Certain gasses can be generated post-launch, but energy (e.g., heat) is usually required and such gas generation techniques can be dangerous onboard a spacecraft. Also, some gasses, for example oxygen, can be generated by electrolysis. But, other dangerous gasses such as hydrogen in excess, for example, are also generated. Also, it is desirable that only inert gasses be used for certain subsystems such as for propellant pressurization. Moreover, the gas used for propellant pressurization must be at a sufficiently high pressure, for example 350 psi.

Ionic liquids (salt with a low melting temperature, for example molten salts composed of anions and cations with a melting point below about 100° C.) have been used as electrolytes in batteries, for example. Typically, any gas production by electrolysis of an ionic liquid used as an electrolyte is undesirable and is to be avoided.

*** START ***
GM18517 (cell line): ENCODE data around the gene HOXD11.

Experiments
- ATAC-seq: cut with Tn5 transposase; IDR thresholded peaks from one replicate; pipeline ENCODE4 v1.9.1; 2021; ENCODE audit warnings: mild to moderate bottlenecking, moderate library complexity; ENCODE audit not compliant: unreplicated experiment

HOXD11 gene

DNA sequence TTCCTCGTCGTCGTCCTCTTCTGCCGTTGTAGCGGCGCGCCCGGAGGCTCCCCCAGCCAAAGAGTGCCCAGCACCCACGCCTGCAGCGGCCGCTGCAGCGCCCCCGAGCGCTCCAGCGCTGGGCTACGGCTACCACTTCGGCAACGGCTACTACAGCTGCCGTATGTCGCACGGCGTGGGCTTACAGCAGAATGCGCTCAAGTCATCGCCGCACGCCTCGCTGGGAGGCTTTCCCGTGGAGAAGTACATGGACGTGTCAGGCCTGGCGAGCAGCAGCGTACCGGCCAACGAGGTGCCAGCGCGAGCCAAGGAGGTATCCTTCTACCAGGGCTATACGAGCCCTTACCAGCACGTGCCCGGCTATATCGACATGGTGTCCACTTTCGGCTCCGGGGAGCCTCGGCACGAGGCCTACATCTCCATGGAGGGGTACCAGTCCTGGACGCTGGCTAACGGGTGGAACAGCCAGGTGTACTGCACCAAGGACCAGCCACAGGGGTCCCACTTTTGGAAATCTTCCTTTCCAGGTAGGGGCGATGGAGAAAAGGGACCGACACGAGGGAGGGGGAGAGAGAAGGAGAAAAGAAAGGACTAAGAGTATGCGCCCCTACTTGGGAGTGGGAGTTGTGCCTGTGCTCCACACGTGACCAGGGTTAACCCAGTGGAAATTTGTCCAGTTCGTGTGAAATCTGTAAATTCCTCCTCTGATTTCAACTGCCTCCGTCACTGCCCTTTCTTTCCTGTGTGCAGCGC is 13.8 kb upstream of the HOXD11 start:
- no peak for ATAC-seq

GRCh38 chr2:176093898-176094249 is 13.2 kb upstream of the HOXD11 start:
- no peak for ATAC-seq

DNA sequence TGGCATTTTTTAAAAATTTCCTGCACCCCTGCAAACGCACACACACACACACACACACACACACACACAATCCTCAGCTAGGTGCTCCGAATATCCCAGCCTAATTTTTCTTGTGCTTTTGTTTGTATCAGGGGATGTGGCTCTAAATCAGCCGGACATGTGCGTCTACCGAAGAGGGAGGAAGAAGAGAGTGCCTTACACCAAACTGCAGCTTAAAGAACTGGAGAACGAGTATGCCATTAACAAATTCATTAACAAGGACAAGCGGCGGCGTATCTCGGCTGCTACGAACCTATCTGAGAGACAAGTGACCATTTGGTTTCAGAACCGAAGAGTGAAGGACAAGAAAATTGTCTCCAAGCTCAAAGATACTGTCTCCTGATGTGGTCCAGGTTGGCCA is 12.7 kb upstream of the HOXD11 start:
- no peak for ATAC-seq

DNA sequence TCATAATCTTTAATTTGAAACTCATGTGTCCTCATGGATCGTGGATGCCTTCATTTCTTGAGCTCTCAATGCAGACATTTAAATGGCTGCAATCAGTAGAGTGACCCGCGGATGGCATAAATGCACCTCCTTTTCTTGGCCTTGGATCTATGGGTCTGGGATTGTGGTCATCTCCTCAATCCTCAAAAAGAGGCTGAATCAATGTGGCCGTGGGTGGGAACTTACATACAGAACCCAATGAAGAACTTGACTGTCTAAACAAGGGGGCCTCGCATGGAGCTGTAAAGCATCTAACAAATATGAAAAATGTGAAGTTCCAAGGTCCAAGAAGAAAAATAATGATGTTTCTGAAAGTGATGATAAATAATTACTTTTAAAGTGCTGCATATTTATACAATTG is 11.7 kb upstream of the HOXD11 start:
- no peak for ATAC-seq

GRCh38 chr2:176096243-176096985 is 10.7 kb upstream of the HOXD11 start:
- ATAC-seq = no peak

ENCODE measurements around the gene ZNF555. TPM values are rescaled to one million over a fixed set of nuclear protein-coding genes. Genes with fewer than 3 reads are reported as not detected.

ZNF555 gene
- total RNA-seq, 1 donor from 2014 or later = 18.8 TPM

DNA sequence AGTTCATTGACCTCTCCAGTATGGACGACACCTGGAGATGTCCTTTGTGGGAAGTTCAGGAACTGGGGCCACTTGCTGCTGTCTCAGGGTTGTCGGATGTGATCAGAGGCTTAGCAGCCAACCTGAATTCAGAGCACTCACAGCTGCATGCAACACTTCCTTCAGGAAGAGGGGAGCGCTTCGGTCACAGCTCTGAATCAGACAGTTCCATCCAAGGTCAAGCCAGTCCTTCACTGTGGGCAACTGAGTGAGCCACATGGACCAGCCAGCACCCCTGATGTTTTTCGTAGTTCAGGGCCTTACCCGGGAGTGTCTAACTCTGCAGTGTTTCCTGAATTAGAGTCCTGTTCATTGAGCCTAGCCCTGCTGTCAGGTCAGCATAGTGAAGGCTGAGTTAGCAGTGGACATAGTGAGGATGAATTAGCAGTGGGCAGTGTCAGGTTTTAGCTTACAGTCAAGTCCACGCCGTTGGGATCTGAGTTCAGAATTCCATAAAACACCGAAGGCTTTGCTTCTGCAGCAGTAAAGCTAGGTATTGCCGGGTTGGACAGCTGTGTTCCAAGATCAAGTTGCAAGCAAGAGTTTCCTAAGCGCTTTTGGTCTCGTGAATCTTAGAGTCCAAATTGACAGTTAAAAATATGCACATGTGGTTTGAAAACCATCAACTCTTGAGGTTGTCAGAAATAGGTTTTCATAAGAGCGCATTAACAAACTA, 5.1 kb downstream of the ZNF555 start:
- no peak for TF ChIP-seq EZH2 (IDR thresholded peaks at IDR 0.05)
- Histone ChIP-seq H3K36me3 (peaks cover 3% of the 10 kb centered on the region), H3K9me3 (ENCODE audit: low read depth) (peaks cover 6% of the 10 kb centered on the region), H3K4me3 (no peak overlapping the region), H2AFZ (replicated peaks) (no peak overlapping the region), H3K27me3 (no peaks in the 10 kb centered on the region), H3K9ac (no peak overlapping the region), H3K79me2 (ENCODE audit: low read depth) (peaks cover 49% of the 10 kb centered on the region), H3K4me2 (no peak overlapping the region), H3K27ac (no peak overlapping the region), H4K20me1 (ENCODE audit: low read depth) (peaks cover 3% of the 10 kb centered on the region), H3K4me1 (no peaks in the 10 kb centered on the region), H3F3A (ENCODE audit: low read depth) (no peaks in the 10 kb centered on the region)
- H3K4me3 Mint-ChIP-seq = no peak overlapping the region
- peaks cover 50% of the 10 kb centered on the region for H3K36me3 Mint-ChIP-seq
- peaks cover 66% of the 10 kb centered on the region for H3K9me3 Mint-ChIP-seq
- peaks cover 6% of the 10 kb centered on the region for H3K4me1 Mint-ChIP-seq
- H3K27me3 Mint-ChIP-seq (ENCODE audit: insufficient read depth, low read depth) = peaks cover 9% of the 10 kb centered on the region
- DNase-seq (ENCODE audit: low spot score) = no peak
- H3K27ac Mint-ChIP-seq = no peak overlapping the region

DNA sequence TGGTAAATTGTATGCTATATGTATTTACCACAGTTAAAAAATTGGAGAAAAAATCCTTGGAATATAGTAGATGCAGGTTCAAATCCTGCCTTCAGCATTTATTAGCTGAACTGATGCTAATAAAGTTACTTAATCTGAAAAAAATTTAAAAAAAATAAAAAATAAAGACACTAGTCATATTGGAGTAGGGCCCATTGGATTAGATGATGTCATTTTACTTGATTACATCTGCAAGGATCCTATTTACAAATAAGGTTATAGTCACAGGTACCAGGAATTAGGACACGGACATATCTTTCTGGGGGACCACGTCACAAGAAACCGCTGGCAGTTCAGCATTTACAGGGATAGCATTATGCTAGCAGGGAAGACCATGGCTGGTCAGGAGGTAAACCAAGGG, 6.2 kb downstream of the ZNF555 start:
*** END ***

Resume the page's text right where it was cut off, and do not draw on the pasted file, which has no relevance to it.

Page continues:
Finally, U.S. Pat. No. 7,563,308, incorporated herein by this reference proposes using ionic liquids to store various gases. See also U.S. Pat. No. 7,297,289 incorporated herein by this reference.

SUMMARY OF THE INVENTION

Provided in various aspects of the invention is an innovative post-launch propellant pressurization subsystem which is shelf storable, easily scalable, and contains few moving parts as a safe and low cost alternative to prior systems. The system is easily scalable to accommodate propulsion systems of various types and sizes without the safety concern of filled high-pressure gas tanks.

The subject invention, however, in other embodiments, need not achieve all these objectives and the claims hereof should not be limited to structures or methods capable of achieving these objectives.

Featured is a post-launch inert gas production method. An ionic liquid is engineered to produce a given inert gas, e.g., CO2. The ionic liquid is decomposed by electrolysis to produce the inert gas at a given pressure. The pressurized inert gas can then be utilized in a variety of ways.